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I saw someone Discussing MD5 cracking on the Forum a few days ago. Many people's understanding of MD5 surprised me: Some people think that MD5 is an encryption algorithm, some people think that because it is impossible to return plain text from MD5 hash, it is meaningless to study the attack. It is a pity that Professor Wang Xiaoyun's achievements are meaningless. So today, we decided to talk about MD5 cracking, which is an obligation to popularize it. For more information about MD5, see Wikipedia/MD5.
Generally, attacks against a hash algorithm can be divided into three levels:
1. preimage attack (original image attack ?) : Given H, find the plaintext m so that H = hash (M). If a hash algorithm is used to find the preimage attack, the algorithm will be finished. 2, second preimage attack ?) Given the plaintext M1, find another plaintext m2 (not equal to M1) so that hash (M1) = hash (m2); 3, collision attack (collision attack ): locate M1 and M2 so that hash (M1) = hash (m2 ). With regard to MD5, Professor Wang Xiaoyun's achievement was to find collision within the computing time. The current progress is that, based on the improved algorithm proposed by Professor Wang Xiaoyun, someone can use a notebook to find collision within a few hours. What does this mean? Many people think that collision is meaningless because M1 and M2 cannot be specified at will in actual applications. In fact, this is only to be known. Like other popular hash algorithms, MD5 has a well-known weakness called length extension. It can be described in mathematical languages as follows:
If MD5 (M1) = MD5 (m2)
Then, MD5 (M1 | m') = MD5 (M2 | m ')
| Indicates a string connection. The current collision search algorithm can specify the initial hash state at will, which means any prefix can be constructed. In addition, length extension means any suffix can be constructed. Therefore, based on any collision, we can construct two strings with the same MD5 hash, so that:
MD5 (Preamble + R1 + suffix) = MD5 (Preamble + r2 + suffix ),
Among them, how does MD5 (Preamble + R1) = MD5 (Preamble + R2) Use collision attack? One example is to use random collision to construct two applications with different functions and keep their MD5 values equal. We know that applications on Windows use the PE format. The pe program consists of the following parts:
PE Header, PE File Header
. Text section, code segment
. Data section, Data Segment
The construction process of other sections (. reloc,. RDATA,. TLS, etc) is as follows:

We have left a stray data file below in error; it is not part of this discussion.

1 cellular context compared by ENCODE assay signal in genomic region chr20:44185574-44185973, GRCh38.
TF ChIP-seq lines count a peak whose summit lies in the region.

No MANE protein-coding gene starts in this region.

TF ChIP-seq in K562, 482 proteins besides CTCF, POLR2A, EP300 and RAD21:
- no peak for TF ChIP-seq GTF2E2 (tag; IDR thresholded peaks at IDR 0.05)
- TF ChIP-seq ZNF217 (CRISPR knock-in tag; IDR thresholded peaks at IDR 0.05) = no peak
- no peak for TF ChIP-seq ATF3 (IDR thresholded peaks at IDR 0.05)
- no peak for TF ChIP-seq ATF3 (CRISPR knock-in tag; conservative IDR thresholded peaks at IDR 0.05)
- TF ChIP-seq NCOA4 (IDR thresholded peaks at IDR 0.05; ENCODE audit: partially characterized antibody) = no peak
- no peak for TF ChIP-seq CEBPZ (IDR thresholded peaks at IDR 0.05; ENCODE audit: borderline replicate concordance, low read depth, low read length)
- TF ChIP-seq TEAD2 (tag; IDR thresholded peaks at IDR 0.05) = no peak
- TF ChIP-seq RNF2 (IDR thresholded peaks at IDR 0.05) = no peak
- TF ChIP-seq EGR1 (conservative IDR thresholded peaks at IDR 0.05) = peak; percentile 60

1. Write an application to implement the two different functions you want. 2. manually adjust the PE file so that its layout is as follows:
. Text Section
. Data Section
Other sections 3, with PE Header as preamble, searches for random collision so that:
X1 = PE Header | R1;
X2 = PE Header | R2;
MD5 (X1) = MD5 (X2) 4: Fill in the content of R1 with reserved block2, then add the content of R1 and R2 to reserved block1, respectively, to get two application files. Its layout is as follows:
File 1 file 2
. Text section. Text Section
. Data section. Data Section
Other sections other sections 5: at the beginning of the application code, compare the content of reserved block2 with that of reserved block1. if the content is equal to the subsequent process implementation function 1, function 2 is implemented if not equal. In this way, two programs with arbitrary functions are implemented and their MD5 values are kept the same. 6,
Preamble = PE Header
MD5 (PE Header | R1) = MD5 (PE Header | R2)
Common suffix =. text section | R1 |. data Section | Other sections can be imagined. If function 1 is very attractive for some normal purpose, and function 2 implements a Trojan, what are the consequences.
This attack may be used in the ongoing plug-in Attack and Defense War on the famous game Diablo, because the most famous plug-in maphack in Diablo uses MD5 as a digital signature, check the plug-in sent by the server to detect code features. In addition. The procedure is described as follows:
1. Select an advanced Document Language (such as postscript );
2. Construct preamble based on postscript requirements, and search for MD5 random collision based on this:
X1 = preamble; put (R1 );
X2 = preamble; put (R2 );
MD5 (X1) = MD5 (X2)
3. Add the same suffix s to X1 and X2. Obviously:
MD5 (X1 | S) = MD5 (X2 | S)
4. Prepare two texts T1 and T2. T1 is a normal text (used to obtain a signature) and T2 is a text for other purposes.
5. Form two postscript documents:
Y1 = preamble; put (R1); Put (R1); If (=) Then T1 else T2
Y2 = preamble; put (R2); Put (R2); If (=) Then T1 else T2
In this way, when Y1 is opened, T1 is displayed; When Y2 is opened, T2 is displayed. The MD5 hash values of Y1 and Y2 are the same. In short, for now, "MD5 is definitely not practically collision-free ". Although it is only collision attack, this attack is practical when attackers can control and construct plaintext at will. Professor Wang Xiaoyun's achievement is to find a practical collision search algorithm. Of course, her work is also based on others.
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